Cool Earth theory sheds more light on diamonds
A QUT geologist has published a new theory on the thermal evolution of Earth billions of years ago that explains why diamonds have formed as precious gemstones rather than just lumps of common graphite. (2019-03-26)
Nature hits rewind
The study of evolution is revealing new complexities, showing how the traits most beneficial to the fitness of individual plants and animals are not always the ones we see in nature. (2019-03-19)
Bullying evolves with age and proves difficult to escape from
An international team from the Universities of Cordoba, Cambridge and Zurich conducted a study on bullying roles among peers. (2019-03-14)
Ancient records prompt rethink of animal evolution timeline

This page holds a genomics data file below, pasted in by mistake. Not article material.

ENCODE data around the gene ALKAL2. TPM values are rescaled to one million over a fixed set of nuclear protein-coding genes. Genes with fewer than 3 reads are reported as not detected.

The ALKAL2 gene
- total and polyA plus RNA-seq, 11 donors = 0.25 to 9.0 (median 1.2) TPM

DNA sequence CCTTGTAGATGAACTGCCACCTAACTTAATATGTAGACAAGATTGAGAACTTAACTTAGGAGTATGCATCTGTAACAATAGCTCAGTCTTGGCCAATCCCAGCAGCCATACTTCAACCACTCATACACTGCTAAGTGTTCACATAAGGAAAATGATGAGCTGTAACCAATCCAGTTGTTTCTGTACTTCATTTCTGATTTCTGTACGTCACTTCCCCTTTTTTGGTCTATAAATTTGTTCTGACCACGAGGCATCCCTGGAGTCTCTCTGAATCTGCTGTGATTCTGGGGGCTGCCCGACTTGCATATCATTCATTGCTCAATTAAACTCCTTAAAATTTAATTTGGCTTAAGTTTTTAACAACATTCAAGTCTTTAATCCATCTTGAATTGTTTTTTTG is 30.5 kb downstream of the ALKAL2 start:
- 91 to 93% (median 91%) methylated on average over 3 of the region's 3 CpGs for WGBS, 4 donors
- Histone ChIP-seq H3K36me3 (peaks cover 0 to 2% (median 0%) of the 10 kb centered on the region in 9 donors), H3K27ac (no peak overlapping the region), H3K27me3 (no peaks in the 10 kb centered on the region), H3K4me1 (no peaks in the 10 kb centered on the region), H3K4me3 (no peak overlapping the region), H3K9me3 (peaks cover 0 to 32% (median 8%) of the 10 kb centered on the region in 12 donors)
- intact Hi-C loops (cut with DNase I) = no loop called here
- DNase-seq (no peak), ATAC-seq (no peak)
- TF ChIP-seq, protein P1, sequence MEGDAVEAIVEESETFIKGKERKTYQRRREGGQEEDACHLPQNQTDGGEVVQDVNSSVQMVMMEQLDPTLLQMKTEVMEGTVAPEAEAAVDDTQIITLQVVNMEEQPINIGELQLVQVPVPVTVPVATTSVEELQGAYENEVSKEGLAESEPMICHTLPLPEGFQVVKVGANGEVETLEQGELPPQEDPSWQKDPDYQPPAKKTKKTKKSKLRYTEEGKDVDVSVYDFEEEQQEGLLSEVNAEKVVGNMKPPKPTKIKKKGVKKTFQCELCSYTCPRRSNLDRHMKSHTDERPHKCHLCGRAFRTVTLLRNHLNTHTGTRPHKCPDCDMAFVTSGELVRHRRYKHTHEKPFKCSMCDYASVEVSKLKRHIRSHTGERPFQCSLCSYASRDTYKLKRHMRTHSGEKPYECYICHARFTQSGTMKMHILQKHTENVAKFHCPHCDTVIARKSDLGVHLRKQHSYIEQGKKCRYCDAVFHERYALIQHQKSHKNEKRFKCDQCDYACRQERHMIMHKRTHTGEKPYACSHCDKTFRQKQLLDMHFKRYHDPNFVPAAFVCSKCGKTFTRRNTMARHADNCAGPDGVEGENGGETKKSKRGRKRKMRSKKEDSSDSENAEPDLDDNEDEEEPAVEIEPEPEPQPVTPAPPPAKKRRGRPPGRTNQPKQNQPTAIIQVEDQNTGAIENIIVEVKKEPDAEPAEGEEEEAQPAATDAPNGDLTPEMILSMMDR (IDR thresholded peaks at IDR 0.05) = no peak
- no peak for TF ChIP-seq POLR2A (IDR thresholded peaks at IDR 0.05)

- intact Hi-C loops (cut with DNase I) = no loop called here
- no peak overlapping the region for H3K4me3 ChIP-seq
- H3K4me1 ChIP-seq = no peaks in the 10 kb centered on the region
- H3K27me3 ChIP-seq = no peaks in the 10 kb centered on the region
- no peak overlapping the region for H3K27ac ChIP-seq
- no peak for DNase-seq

Scientists are rethinking a major milestone in animal evolution, after gaining fresh insights into how life on Earth diversified millions of years ago. (2019-03-11)
Genes that evolve from scratch expand protein diversity
A new study published in Nature Ecology and Evolution led by scientists from the University of Chicago challenges one of the classic assumptions about how new proteins evolve. (2019-03-11)
Stars exploding as supernovae lose their mass to companion stars during their lives
Stars over eight times more massive than the sun end their lives in supernovae explosions. (2019-03-07)
Climate-driven evolution in trees alters their ecosystems
A new study explores how climate, evolution, plants, and soils are linked. (2019-03-06)
Directed evolution builds nanoparticles
Directed evolution is a powerful technique for engineering proteins. EPFL scientists now show that it can also be used to engineer synthetic nanoparticles as optical biosensors, which are used widely in biology, drug development, and even medical diagnostics such as real-time monitoring of glucose. (2019-02-27)